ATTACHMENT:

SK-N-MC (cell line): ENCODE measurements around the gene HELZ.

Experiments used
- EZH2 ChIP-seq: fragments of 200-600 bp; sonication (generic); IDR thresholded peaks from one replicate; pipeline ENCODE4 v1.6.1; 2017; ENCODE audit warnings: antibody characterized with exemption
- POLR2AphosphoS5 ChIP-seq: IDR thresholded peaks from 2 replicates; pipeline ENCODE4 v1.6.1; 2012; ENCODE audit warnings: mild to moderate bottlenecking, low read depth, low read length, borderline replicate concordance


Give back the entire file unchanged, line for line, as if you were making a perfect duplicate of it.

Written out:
SK-N-MC (cell line): ENCODE measurements around the gene HELZ.

Experiments used
- EZH2 ChIP-seq: fragments of 200-600 bp; sonication (generic); IDR thresholded peaks from one replicate; pipeline ENCODE4 v1.6.1; 2017; ENCODE audit warnings: antibody characterized with exemption
- POLR2AphosphoS5 ChIP-seq: IDR thresholded peaks from 2 replicates; pipeline ENCODE4 v1.6.1; 2012; ENCODE audit warnings: mild to moderate bottlenecking, low read depth, low read length, borderline replicate concordance